Thursday, December 30, 2010

Legends of Our Time

I’ve just finished reading The Odyssey of the Abraham Lincoln Brigade by Peter Carroll. The book tells the tales of some of the 2800 Americans who volunteered to fight in Spain against the fascist revolt led by General Francisco Franco during the Spanish Civil War of 1936-1939. Carroll, who served as official historian for the Veterans of the Abraham Lincoln Brigade (VALB) organization, had access to a great deal of source material, some of it previously unpublished, and took advantage of the opening of Soviet archives in the 1990s to examine materials long unavailable to historians. His focus is unique, detailing the lives and struggles of the men and women involved during, but also before and after their service in the Spanish Civil War. What emerges is a collection of biographical vignettes, lives in brief, which also serve to reveal the history of the radical movements in the United States from the Great Depression to Gulf War I.

Carroll is, of course, dealing with a limited sample, primarily composed of the people who remained politically active or who returned to such activism after a period of time, and the reader is well advised to remember that perhaps the majority of Spanish Civil War veterans who returned to the US (some 930 died in Spain), became depoliticized and often unconcerned with VALB or other organizations. It is well too to remember what I consider to be perhaps the most fascinating element of the late 1920s through the mid 1940s: the astonishing belief in the power of ideology and political systems to change the world for the better. The Great Depression seemed to reveal a fatal weakness in the traditional Western capitalist system, and most national political systems appeared to be incapable of ameliorating the suffering of their citizens. People began to look for alternative systems, and found them in the radical movements of the Left and Right.

What is difficult for the modern American reader to understand is the depth of belief among those involved in these radical movements, and the unity of purpose imposed by socialist, communist, and fascist party structures. The political cynicism that is so common today was often wholly absent among the primarily working-class followers of the radical movements. These men and women saw communism or fascism as solutions to the problems of their nations and the world, and truly believed that these political systems would really work, if everyone just got behind them. They were possessed of a socio-political naivety that is almost incomprehensible to the modern reader. And their views were widely held. Think about it: when was the last time you heard of 2800 Americans volunteering to go and fight in a war that the US government actively avoided involvement in? When was the last time you read about American citizens defying the State Department to travel across the Atlantic and sneak into a country in order to fight against a cause that they found abominable?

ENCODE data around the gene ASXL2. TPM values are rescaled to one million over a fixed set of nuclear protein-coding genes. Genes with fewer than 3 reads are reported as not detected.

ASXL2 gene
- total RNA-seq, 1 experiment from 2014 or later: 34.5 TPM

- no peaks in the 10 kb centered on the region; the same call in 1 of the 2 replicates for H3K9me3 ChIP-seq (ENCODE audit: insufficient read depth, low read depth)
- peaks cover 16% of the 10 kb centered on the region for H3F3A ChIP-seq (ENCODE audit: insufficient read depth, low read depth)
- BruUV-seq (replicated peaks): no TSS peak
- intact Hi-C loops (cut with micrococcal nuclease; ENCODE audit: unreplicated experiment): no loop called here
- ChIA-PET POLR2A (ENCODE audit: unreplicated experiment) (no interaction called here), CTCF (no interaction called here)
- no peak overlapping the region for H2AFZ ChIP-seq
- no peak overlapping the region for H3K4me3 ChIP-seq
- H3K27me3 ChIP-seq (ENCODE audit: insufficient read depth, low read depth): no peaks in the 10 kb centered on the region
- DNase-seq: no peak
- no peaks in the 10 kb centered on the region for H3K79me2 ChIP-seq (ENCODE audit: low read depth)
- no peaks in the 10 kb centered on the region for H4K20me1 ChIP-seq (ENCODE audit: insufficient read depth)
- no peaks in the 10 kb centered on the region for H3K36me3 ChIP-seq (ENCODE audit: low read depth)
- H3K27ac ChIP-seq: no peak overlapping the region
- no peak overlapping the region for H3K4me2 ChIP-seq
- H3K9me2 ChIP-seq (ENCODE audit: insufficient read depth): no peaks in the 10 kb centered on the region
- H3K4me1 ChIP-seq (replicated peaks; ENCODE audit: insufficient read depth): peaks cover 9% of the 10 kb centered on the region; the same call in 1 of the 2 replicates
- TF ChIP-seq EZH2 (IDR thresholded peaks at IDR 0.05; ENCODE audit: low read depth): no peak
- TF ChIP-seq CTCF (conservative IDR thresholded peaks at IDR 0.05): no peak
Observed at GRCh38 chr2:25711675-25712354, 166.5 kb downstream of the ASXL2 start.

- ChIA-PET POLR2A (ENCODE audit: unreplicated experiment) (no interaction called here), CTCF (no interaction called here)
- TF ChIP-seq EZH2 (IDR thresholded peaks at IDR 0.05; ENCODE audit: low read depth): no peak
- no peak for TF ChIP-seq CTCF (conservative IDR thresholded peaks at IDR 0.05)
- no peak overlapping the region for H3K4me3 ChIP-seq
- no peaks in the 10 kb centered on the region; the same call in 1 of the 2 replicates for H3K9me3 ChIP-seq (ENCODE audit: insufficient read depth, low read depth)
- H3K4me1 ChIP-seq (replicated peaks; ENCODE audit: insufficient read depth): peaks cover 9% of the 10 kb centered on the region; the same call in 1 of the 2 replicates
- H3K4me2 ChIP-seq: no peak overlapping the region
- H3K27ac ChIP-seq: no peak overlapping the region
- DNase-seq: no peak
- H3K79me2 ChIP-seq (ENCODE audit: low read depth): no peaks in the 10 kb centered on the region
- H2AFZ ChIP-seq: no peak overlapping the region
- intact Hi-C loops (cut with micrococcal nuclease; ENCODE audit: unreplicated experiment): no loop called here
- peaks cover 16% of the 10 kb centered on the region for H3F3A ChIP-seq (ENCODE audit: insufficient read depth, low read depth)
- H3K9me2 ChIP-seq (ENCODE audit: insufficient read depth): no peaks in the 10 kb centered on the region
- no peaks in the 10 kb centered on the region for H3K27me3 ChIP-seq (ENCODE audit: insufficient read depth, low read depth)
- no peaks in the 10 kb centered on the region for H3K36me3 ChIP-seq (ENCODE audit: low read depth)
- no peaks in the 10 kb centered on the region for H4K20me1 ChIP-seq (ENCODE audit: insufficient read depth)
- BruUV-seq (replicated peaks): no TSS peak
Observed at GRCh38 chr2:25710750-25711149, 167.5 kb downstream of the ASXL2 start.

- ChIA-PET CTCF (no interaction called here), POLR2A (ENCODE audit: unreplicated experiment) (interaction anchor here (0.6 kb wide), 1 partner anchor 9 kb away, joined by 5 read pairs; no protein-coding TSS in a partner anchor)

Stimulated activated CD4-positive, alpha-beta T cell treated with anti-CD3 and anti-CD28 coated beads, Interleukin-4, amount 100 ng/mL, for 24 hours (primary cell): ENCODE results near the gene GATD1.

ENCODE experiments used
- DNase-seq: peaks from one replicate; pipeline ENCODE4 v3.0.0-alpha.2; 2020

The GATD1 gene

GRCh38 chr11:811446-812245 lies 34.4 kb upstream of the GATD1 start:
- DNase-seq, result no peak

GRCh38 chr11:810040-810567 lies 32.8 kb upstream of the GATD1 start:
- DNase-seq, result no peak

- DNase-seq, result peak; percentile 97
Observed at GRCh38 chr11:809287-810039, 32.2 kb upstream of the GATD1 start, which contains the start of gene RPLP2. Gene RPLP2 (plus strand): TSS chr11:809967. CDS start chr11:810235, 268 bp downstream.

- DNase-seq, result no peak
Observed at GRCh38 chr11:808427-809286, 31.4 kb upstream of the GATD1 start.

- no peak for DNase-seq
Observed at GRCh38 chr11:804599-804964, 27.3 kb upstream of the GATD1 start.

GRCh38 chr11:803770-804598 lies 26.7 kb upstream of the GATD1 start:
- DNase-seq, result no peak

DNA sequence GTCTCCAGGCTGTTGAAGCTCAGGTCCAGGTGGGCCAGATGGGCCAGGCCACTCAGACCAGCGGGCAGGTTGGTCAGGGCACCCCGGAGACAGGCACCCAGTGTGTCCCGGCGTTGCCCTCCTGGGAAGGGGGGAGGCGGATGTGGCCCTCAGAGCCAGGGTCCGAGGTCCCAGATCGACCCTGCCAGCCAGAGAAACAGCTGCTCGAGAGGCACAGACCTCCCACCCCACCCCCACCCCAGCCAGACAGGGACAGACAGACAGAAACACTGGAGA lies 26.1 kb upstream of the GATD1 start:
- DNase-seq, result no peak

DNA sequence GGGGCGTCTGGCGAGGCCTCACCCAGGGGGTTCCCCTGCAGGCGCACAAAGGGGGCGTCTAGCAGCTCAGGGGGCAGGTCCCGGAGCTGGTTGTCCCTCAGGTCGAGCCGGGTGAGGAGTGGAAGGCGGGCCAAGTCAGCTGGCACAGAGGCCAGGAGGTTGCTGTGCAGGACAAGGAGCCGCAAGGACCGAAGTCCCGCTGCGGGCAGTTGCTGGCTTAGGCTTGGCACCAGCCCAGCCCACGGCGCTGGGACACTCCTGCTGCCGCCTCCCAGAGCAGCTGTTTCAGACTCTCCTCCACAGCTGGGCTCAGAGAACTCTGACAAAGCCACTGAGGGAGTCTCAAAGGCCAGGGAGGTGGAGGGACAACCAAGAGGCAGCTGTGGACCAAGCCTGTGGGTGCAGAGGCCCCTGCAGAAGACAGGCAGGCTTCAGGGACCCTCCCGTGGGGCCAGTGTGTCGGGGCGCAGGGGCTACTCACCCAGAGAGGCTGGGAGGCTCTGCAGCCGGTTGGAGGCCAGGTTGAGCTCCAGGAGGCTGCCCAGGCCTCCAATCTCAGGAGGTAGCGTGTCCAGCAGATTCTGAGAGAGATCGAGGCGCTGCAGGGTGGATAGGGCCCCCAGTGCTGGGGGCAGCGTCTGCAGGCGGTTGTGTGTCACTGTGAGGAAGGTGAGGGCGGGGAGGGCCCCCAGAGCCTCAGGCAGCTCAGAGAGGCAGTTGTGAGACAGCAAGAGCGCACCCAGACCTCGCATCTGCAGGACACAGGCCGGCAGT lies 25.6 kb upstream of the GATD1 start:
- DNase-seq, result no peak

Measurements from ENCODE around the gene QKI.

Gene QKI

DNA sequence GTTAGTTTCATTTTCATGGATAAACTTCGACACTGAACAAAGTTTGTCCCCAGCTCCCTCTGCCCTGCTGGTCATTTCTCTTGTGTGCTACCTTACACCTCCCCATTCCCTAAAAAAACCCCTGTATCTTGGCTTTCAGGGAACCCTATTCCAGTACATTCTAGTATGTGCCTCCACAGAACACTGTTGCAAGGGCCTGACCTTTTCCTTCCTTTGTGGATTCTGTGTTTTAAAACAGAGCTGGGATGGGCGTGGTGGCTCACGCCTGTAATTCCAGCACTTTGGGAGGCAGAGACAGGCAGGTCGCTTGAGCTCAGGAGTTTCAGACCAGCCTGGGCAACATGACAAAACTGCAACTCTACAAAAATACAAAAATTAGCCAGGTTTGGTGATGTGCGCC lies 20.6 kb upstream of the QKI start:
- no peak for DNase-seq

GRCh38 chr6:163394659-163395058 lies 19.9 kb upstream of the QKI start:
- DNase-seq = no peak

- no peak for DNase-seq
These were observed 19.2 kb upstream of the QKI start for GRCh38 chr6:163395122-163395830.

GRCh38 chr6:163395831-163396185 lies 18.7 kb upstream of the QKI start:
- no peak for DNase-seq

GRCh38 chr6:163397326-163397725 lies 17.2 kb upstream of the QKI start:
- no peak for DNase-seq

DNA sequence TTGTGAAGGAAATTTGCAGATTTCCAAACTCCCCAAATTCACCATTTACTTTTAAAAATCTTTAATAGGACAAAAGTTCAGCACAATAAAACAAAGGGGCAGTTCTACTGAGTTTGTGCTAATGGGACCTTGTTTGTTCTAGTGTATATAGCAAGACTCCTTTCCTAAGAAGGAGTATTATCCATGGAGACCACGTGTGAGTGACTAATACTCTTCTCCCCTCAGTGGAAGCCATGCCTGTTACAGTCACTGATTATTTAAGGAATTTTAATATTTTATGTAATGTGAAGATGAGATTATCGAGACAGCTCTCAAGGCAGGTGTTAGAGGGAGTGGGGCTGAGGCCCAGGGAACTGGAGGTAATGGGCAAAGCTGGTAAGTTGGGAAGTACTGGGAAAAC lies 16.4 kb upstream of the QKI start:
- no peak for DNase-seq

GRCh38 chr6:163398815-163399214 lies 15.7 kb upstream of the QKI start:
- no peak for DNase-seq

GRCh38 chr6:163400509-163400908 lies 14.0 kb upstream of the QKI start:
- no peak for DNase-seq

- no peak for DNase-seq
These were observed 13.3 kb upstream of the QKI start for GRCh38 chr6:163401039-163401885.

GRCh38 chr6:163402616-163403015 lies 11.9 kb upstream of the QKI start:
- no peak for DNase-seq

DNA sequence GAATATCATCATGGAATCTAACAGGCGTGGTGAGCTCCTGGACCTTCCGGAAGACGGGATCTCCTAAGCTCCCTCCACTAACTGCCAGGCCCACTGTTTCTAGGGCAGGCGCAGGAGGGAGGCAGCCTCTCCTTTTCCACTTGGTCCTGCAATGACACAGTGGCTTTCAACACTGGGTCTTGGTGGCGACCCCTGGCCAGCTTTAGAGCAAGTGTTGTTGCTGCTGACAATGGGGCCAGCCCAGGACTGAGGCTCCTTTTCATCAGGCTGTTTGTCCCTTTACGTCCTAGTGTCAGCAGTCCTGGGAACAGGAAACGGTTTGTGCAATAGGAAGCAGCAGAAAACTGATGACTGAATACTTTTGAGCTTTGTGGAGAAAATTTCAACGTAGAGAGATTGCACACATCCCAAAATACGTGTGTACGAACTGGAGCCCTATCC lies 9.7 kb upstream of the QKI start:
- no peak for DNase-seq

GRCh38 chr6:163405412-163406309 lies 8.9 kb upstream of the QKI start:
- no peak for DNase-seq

Readers Mine, between 1936 and 1939, elements of the armies and air forces of Nazi Germany and Fascist Italy deployed in Spain on the side of their fellow fascist Franco, while the US, UK, and France held to neutrality laws that insured that the forces of the legally and democratically elected republican government of Spain would not receive the support and weapons necessary to defeat these fascist forces that in less than four years would plunge the world into the largest, most horrific conflict in human history. Arrayed against these forces was a small Spanish Republican Army, bolstered by International Brigades composed largely of radical leftists, with some support from the Soviet Union. And in the XV International Brigade were 2800 Americans, many of them communists, who chose to stand up to Hitler and Mussolini and Franco when their government would not, because they believed that people working together could make a better world than dictators, and they were willing to put their very lives where their mouths were.

Oh, I’m not saying that the American Communist Party and the Lincoln Brigadiers were angels. Their party line came from Moscow and Stalin more often than not, and duplicity and secrecy were standard operating procedure in party politics, but the individuals who risked everything to fight in Spain by and large did so because they truly believed that it was the right thing to do, because the Spanish people should be allowed to determine their own fate and their own government. They were naive, and young, and they were defeated, coming home to take up their lives again, many fighting bravely in World War Two in the US Armed Forces, only to face the terrific persecution of the Second Red Scare and McCarthyism, and eventually to emerge as the elder statesmen of the protest movement, working for the Civil Right Movement and protesting the Vietnam War. They are remarkable people, though now all but passed from the earth. They will not pass from memory though. In the words of La Pasionaria, Dolores Ibarruri, in her farewell address to the survivors of the Lincoln Brigade in 1938:

“You can go with pride. You are history. You are legend.”

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